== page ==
However, there is an additional mode seen at 1105 cm^{-1} in the
presence of the dimer modes [151], and it was
speculated that this may be two O_{i} atoms seperated by a single
Si-Si bond along 110 . An alternative explanation is that this
is due to the symmetric dimer. Although the calculated symmetric
dimer does not have a mode exactly at this value, there is some
evidence in favour of this model for the 1105 cm^{-1} mode. The
defect appears to have an experimental binding energy of 0.2 eV as
compared to 0.3 eV for the dimer [151], so an energy
difference of 0.1 eV between the two structures is quite close to our
calculated value of 0.26 eV. The mode is only observed at 10K, and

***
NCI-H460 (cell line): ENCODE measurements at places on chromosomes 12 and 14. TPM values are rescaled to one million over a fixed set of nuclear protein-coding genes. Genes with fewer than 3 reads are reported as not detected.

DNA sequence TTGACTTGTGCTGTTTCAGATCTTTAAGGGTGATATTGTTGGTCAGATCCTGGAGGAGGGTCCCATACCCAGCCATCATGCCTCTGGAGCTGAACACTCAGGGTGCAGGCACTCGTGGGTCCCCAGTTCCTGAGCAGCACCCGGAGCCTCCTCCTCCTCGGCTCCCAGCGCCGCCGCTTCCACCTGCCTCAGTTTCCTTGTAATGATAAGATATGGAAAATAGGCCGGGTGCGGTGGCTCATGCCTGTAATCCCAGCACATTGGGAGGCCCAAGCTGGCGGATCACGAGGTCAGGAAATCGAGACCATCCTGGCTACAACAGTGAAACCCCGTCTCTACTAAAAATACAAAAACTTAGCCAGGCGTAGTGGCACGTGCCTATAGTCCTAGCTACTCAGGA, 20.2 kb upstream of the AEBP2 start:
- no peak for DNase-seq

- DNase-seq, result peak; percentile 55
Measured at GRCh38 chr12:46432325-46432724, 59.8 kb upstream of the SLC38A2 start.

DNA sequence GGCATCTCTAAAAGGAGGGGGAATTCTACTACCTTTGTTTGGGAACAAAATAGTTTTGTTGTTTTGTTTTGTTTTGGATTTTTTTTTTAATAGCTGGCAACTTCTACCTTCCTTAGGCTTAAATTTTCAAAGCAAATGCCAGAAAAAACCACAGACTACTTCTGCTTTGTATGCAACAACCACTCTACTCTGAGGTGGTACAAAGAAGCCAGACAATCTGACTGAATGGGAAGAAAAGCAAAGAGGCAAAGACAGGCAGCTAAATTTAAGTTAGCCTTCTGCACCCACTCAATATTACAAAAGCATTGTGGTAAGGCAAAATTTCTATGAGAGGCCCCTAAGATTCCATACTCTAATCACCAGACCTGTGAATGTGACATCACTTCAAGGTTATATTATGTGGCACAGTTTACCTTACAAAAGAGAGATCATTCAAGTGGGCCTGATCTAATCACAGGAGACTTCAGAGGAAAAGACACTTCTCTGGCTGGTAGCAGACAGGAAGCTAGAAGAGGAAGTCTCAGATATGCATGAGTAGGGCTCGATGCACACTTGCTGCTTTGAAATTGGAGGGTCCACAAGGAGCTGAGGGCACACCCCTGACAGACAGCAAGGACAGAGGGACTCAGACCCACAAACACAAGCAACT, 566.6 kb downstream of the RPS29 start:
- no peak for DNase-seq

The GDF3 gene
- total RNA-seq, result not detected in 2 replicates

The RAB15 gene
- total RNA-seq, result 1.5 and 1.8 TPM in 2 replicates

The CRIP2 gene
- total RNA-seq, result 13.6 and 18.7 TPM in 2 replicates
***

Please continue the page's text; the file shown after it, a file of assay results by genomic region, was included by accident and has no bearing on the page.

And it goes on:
disappears by 300K. This would be consistent with symmetric dimers
getting `frozen in' at lower temperatures with a finite reorientation
barrier. At 300K they are able to overcome this and no symmetric
dimers are observed. In addition the 1105 cm^{-1} mode drops by
50/52 cm^{-1} when ^{16}O is switched to ^{18}O, very close to
our calculated value of 52.6 cm^{-1}. To fully check this model it
would be necessary to calculate the energy barrier between the
symmetric and assymmetric structures, as well as locate further
experimental modes to improve the assignment.